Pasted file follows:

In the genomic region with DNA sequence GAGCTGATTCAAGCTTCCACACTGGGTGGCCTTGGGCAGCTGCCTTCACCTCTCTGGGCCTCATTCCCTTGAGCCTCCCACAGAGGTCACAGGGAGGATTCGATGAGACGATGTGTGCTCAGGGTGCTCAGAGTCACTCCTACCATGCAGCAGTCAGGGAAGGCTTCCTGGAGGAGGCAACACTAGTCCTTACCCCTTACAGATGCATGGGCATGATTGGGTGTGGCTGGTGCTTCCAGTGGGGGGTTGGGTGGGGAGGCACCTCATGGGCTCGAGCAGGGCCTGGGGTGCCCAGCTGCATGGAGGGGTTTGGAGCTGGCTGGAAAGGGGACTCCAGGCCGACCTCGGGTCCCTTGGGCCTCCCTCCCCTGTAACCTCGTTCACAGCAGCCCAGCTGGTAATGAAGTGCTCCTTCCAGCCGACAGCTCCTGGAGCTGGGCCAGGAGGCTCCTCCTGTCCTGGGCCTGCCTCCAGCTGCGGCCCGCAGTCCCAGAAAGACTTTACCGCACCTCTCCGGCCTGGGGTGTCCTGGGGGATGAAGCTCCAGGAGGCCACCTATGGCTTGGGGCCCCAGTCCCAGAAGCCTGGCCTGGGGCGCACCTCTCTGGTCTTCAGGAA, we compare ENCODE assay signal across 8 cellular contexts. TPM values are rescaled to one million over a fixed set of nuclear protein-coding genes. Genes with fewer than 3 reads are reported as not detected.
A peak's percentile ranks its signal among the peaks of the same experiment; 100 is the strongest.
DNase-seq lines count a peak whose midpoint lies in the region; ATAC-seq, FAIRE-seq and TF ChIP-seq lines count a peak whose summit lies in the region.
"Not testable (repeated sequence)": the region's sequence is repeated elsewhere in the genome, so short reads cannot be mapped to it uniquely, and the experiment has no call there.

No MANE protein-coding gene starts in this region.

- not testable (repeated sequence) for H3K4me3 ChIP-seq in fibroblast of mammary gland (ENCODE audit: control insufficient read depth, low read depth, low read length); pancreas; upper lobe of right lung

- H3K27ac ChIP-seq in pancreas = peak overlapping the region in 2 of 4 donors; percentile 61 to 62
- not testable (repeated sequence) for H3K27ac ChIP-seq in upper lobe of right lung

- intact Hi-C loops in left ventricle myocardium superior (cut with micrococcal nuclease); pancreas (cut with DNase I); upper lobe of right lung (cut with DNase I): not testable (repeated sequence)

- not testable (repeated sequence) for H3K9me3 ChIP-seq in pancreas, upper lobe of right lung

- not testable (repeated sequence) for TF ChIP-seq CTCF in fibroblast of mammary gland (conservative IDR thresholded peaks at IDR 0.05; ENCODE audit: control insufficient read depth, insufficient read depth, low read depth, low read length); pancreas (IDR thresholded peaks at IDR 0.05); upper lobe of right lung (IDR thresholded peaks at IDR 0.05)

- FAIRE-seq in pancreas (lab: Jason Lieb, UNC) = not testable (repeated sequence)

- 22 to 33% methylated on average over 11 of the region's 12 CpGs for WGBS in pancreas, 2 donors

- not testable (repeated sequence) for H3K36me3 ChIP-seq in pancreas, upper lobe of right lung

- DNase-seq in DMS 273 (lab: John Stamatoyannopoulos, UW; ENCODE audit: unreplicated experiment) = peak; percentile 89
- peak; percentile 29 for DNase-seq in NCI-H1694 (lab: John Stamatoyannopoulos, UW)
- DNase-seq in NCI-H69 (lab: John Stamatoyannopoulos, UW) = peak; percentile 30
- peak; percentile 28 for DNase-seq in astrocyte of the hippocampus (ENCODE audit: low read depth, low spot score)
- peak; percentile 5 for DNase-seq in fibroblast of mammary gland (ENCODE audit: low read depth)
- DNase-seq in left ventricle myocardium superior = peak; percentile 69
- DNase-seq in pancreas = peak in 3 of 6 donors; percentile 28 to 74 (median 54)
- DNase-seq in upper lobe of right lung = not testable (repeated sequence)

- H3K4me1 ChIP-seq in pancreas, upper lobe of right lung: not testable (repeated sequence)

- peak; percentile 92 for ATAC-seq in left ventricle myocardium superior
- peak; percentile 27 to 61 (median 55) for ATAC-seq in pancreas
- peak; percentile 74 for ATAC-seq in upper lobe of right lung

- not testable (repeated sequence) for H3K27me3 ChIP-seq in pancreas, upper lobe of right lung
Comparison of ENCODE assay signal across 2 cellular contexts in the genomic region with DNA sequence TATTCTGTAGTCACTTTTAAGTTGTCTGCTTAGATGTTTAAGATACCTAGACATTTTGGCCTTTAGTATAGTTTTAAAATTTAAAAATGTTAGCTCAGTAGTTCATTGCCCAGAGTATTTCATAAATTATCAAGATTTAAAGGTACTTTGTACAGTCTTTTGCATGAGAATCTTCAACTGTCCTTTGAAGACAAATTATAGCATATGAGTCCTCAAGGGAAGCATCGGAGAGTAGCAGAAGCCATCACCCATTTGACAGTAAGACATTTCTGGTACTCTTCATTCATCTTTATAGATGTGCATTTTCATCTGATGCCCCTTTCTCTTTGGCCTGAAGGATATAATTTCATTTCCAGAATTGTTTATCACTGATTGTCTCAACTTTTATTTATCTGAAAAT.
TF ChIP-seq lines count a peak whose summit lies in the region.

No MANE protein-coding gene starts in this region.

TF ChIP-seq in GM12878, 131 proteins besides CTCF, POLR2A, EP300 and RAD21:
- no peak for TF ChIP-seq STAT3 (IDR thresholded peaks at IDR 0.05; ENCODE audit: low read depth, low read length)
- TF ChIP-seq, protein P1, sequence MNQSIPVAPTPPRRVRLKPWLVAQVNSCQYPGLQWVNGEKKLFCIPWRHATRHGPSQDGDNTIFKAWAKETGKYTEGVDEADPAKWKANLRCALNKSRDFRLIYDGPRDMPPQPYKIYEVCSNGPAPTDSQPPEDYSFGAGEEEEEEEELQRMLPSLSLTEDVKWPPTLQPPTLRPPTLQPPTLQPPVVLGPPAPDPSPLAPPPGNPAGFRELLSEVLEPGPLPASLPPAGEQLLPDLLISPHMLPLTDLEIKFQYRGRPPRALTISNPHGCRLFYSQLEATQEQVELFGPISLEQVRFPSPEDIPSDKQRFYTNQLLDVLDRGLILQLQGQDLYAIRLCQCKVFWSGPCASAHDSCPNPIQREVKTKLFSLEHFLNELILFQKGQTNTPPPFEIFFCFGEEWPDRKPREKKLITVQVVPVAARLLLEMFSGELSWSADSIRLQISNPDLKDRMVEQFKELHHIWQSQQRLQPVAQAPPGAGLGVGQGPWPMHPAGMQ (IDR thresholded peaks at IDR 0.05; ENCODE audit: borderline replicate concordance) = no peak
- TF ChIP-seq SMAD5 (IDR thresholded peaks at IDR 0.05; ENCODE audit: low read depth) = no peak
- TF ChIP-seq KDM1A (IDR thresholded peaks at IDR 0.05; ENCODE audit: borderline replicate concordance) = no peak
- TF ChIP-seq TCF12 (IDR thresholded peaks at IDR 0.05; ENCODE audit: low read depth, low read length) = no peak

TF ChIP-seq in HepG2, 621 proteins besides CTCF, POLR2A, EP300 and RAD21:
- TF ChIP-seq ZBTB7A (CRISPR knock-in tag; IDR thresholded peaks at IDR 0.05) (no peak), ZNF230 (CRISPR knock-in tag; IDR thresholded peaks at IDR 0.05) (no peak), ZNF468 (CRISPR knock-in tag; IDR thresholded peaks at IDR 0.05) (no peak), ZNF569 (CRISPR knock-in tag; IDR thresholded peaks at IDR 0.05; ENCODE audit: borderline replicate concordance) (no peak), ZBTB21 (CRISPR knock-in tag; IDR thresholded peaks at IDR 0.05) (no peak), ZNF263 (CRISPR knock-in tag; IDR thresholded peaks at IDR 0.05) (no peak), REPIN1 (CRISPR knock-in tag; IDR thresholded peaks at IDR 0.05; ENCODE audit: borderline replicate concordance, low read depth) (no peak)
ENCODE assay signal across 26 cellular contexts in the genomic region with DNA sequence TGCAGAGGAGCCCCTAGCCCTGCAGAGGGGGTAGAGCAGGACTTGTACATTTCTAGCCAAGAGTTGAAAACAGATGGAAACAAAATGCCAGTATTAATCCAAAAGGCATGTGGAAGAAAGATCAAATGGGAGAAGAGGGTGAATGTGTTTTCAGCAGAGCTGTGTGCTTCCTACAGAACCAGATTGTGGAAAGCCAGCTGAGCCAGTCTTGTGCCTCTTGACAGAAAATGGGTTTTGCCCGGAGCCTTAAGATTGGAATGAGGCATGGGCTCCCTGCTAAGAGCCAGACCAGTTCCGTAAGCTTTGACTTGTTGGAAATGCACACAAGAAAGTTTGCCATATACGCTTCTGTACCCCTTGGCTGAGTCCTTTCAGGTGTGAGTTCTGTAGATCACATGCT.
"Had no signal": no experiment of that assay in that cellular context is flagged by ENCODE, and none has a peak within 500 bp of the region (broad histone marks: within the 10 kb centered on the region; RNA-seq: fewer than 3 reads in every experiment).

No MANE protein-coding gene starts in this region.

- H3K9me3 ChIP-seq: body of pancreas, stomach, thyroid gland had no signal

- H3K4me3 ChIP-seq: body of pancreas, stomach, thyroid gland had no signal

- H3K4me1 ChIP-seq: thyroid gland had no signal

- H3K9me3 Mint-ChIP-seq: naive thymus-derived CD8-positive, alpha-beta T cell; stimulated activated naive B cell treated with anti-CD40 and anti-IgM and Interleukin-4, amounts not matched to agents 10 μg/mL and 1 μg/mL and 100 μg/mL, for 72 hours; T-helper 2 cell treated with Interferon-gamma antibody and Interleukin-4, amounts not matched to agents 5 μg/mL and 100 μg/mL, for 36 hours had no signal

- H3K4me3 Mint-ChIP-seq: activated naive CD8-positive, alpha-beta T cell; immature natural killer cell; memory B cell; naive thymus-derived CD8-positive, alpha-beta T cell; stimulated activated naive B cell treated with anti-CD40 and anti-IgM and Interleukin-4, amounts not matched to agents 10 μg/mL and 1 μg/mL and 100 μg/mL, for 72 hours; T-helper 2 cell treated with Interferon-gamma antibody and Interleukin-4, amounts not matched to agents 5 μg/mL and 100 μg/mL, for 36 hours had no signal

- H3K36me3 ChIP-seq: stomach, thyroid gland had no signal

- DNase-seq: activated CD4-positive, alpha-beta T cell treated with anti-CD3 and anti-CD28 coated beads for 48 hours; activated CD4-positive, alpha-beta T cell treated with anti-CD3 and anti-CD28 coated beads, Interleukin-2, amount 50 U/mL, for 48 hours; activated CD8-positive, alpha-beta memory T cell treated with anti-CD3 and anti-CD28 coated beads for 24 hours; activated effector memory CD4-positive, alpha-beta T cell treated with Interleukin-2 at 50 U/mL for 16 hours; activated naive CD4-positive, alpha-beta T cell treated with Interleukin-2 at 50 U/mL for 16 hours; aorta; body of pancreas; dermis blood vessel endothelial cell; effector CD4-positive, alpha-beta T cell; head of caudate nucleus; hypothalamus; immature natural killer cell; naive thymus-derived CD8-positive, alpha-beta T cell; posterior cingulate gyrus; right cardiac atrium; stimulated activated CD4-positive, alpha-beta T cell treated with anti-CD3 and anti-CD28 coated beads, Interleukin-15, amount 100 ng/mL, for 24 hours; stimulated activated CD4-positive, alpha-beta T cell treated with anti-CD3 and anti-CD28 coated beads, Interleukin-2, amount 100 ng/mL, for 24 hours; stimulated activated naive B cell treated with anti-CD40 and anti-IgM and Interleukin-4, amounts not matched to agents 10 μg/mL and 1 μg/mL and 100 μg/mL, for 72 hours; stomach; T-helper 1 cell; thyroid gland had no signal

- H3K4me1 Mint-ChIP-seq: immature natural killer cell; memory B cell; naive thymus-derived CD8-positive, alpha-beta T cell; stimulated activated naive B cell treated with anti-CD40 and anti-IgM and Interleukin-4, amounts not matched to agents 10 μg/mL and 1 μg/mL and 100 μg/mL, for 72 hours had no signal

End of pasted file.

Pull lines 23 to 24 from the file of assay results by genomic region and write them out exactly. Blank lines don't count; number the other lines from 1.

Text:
- H3K4me1 ChIP-seq in pancreas, upper lobe of right lung: not testable (repeated sequence)

- peak; percentile 92 for ATAC-seq in left ventricle myocardium superior